Gift vs. Sponsored Research Policy: Quick Reference Policy Summary

Purpose: This is meant to serve as a complementary table to the Policy on Distinguishing Gifts vs. Sponsored Awards and as a reference in the event of questions. The table highlights general characteristics of these two funding categories. In the event of questions, please contact Alumni and Development Services at or the Office for Sponsored Programs at

Table 1: Gift vs. Sponsored Award Summary
  Gift Sponsored Award
Benefit received by funder from activities funded

Serves philanthropic or personal interest of funder, but does not serve the primary business purpose of the funder

No benefit received

Serves the primary business or mission interest of the funder, whose basic activities are integrally related to the research plan

Benefit received

Specificity of intent of funder Funder seeks advances in a general area of research or education; or seeks advances in a specific area, but without prescribing specific strategies or workplans Funder seeks implementation of a specific research or education plan, with well‐defined objectives, strategies, workplans and/or deliverables
Value exchanged

Funder essentially receives no personal or institutional value in return for the funds given, other than intellectual satisfaction that the activities have been undertaken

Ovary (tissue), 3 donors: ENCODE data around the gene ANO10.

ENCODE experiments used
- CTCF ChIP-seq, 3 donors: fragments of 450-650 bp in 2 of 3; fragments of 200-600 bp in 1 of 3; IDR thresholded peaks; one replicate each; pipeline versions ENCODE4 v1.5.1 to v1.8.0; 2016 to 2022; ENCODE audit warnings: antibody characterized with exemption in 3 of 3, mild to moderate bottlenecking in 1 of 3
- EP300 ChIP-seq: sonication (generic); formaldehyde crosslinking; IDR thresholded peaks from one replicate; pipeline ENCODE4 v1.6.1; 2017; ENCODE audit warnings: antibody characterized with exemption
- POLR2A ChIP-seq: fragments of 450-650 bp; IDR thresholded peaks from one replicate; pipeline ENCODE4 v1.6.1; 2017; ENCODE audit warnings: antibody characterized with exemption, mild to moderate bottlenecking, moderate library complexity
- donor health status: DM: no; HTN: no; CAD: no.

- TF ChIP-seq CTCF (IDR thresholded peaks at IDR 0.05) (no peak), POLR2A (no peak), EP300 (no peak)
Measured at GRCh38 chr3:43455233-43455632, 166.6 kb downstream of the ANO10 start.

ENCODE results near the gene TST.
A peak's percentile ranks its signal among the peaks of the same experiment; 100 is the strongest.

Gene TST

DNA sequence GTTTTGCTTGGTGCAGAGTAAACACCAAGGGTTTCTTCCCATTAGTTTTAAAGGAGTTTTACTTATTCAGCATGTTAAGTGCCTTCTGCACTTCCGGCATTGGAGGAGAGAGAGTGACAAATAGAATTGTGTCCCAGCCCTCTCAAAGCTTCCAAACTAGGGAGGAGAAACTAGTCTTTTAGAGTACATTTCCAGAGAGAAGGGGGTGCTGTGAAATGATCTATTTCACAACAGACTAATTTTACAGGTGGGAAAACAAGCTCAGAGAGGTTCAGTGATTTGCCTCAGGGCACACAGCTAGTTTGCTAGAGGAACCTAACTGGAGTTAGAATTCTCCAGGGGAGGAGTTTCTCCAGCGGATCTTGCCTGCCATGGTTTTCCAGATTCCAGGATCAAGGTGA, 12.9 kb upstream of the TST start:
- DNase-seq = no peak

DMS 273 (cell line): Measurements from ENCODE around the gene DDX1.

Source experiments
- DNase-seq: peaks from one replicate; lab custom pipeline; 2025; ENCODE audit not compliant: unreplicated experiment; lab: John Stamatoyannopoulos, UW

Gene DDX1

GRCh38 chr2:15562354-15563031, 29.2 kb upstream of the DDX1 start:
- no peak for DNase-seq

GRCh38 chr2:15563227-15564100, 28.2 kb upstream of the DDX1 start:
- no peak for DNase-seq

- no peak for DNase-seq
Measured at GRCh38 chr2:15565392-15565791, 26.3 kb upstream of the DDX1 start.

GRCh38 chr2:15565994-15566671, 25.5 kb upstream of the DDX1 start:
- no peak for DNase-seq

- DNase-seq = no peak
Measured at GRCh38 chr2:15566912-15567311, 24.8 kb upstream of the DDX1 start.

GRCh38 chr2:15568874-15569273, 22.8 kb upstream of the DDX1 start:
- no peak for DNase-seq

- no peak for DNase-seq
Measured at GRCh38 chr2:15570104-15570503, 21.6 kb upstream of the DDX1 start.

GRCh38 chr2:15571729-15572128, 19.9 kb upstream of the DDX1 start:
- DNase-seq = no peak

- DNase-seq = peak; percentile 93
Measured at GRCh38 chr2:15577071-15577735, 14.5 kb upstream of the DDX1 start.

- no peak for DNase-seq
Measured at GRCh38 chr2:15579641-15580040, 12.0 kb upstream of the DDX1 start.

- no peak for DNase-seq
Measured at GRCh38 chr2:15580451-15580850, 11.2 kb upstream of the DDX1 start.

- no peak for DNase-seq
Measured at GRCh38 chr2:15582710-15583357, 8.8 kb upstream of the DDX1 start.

No deliverables provided

Funder expects and receives implementation of, and a report of, the University’s funded activities; funder’s own mission and/or research agenda is advanced through the University’s funded activities

Deliverables provided

Scope of work More generally defined; typically no time frame or period of performance More specifically defined with a clear period of performance
Persons performing funded activities Often left to discretion of University, school, department or one named individual Key personnel (or the equivalent project leadership team) are named in proposal, and changes to key personnel must be pre‐approved by funder
Budget specificity and restrictions Budgeting is general in nature and terms, and funder pre‐approvals are not required as long as funds are used for the stated purpose Budgets are specific, and variances from proposed budgets (within designated parameters) require funder pre‐approval
Progress reports May be required but are most often general in nature and content Required, and must outline progress toward the specific research or project plan
Terms of funding Less detailed Often detailed, with standard, detailed terms and conditions for all funding from that sponsor
Accountability for use of funds More moral than legal More legal than moral
Ability of funder to recoup funds Generally very difficult to recoup, except in cases of deliberate, proven use of restricted funds inconsistent with terms of a restricted gift Established ability of funder to terminate the agreement and/or demand repayment of funds, if specific research or project plans have not been implemented
Method of documentation Letter of intent of funder in making award Binding (often signed) agreement between University and funder, binding University to implement specific research or project plans